Professor Cortez teaches and writes in the areas of health law, administrative law, and FDA law. His research focuses on emerging markets in health care and biotechnology. Prof. Cortez has become one of the world’s leading legal scholars on medical tourism, patient mobility, and cross-border health insurance, and has published several articles and book chapters on the legal and ethical implications of these phenomena. His research also addresses mobile health technologies, how to regulate innovations that disrupt static regulatory regimes, the First Amendment restraints on FDA regulation (including FDA's graphic tobacco warnings), immigration federalism, and alternative modes of regulation.
Professor Cortez has presented his research around the country to diverse audiences, including to professional societies, at industry conferences, to regulators, and at several law schools, including Harvard, North Carolina, Wisconsin, Texas, and Yale. He also provides frequent legal commentary to the media, including the Associated Press, Chicago Tribune, CNN, the Huffington Post, the Los Angeles Times, NPR, and Slate.com (including his recent essay for Slate, The FDA Needs to Regulate Digital Snake Oil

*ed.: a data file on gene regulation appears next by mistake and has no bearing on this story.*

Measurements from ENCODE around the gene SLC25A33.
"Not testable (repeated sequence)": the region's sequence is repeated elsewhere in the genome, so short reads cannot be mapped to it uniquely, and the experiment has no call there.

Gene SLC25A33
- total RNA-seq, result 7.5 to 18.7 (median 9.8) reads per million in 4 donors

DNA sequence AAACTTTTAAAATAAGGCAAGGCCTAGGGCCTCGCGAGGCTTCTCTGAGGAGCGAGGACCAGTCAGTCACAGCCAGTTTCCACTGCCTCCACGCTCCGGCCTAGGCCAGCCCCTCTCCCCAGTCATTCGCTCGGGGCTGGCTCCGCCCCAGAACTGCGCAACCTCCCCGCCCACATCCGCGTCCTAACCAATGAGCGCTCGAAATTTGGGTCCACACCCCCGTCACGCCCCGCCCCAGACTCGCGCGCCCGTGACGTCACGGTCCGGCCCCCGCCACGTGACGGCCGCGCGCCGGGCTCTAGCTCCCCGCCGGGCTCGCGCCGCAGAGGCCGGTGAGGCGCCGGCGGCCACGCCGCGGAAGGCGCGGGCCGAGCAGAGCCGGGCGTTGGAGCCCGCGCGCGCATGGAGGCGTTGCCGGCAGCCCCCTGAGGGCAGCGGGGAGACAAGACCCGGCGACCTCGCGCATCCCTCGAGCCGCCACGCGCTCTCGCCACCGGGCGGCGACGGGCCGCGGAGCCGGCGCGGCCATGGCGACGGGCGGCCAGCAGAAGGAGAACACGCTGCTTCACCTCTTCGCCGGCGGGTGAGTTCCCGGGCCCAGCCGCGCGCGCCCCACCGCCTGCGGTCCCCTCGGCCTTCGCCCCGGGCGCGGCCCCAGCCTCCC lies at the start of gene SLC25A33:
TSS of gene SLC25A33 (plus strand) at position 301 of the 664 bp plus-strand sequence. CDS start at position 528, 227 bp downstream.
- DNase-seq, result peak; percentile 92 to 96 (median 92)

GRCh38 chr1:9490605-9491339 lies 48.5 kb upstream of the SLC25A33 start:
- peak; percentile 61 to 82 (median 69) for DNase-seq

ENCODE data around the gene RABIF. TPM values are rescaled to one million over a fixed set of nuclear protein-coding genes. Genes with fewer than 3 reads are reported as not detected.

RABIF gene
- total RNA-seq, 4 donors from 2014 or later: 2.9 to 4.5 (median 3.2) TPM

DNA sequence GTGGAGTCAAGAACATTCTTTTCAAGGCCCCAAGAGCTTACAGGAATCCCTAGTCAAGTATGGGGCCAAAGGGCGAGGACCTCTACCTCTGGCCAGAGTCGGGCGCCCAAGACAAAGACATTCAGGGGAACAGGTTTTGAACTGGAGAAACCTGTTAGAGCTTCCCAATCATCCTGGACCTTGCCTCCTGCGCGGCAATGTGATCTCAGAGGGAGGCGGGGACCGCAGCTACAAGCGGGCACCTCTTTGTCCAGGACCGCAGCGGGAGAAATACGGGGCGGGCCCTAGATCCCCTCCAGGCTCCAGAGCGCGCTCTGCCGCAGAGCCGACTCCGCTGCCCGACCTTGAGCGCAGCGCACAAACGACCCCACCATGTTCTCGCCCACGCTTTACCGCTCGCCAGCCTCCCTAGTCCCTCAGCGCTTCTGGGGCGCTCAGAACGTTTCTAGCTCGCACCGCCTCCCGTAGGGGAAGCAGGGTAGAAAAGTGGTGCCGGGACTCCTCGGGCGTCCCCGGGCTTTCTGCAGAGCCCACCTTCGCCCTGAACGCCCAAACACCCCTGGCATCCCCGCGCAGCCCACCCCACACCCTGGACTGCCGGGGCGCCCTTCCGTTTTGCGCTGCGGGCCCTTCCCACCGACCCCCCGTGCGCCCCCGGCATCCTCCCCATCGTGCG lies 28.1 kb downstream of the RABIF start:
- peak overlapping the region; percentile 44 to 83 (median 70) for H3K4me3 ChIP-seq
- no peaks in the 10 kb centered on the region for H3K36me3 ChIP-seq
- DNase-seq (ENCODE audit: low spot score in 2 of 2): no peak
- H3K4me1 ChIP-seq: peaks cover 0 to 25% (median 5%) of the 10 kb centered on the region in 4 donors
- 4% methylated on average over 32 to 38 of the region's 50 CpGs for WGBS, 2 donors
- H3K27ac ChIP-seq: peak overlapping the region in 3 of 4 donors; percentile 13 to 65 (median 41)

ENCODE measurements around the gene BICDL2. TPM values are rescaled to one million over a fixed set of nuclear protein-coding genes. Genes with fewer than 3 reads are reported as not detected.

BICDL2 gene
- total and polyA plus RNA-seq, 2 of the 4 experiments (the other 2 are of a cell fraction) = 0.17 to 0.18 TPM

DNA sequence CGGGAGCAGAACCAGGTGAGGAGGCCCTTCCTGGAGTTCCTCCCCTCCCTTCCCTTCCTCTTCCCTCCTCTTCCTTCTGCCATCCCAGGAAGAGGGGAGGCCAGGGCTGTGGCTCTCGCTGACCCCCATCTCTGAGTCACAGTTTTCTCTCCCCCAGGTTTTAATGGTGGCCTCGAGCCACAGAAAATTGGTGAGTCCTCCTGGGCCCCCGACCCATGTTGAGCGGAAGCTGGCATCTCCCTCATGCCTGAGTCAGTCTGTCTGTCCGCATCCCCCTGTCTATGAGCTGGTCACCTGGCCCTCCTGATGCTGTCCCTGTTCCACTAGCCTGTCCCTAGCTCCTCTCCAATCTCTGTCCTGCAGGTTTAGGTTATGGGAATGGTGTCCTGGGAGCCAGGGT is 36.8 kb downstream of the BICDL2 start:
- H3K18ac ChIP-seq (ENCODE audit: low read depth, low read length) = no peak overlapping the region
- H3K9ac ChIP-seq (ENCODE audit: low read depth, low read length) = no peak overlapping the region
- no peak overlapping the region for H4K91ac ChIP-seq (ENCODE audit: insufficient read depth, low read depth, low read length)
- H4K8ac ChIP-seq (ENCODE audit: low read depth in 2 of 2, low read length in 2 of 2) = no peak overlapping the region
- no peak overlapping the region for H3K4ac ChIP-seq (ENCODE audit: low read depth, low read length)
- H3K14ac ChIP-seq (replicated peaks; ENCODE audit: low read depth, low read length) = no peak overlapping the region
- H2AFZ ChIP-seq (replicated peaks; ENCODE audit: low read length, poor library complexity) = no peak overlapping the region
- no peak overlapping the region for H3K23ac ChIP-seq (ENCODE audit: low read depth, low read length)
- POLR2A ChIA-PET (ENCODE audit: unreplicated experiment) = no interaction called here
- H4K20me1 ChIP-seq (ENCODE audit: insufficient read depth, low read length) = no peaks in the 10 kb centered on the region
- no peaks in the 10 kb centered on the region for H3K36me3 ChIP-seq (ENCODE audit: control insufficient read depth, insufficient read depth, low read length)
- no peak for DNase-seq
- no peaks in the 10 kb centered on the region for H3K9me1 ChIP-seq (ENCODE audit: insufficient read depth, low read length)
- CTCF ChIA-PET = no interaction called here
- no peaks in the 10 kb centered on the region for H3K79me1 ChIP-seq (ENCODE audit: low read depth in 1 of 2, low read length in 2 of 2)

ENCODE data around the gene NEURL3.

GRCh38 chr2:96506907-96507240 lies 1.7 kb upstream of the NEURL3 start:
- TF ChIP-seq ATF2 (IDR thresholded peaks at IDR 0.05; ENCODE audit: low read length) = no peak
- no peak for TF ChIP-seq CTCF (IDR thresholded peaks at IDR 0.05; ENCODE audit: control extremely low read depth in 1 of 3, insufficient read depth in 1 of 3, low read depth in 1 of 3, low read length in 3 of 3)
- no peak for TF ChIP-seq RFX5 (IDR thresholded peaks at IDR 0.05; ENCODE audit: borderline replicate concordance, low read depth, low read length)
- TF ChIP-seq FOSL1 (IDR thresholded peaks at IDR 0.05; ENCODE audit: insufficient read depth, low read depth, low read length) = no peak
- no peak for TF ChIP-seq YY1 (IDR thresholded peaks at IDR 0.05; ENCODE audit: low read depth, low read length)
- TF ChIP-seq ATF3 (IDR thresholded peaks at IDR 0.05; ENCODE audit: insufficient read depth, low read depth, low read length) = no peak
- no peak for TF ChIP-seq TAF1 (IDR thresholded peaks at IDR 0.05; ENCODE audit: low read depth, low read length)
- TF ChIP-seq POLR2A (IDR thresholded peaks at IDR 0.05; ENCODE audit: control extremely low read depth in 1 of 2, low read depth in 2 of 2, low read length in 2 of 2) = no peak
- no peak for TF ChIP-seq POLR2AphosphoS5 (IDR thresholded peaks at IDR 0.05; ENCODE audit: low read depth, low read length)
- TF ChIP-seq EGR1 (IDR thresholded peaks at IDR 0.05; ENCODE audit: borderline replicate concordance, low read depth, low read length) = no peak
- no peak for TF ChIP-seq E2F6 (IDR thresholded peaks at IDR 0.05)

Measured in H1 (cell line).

Before joining the SMU faculty, Professor Cortez practiced with the Washington D.C. law firm Arnold & Porter, as part of its pharmaceutical, health care, and biotech practice. He represented clients in health care regulatory matters, with a special emphasis on health care fraud and abuse, FDA enforcement, privacy, and the Medicare and Medicaid programs. He represented clients during litigation, in corporate transactions, during agency enforcement actions, and during congressional investigations and hearings. While at Arnold & Porter, Professor Cortez litigated pro bono cases with the Mexican American Legal Defense and Educational Fund (MALDEF), and was a Board Member of the D.C. Hispanic Bar Foundation. In 2006, he was a Visiting Assistant Professor at Rutgers-Camden Law School.
In 2013, Professor Cortez and Glenn Cohen received a grant from the Radcliffe Institute for Advanced Study
at Harvard University to host an Exploratory Seminar on Mobile Health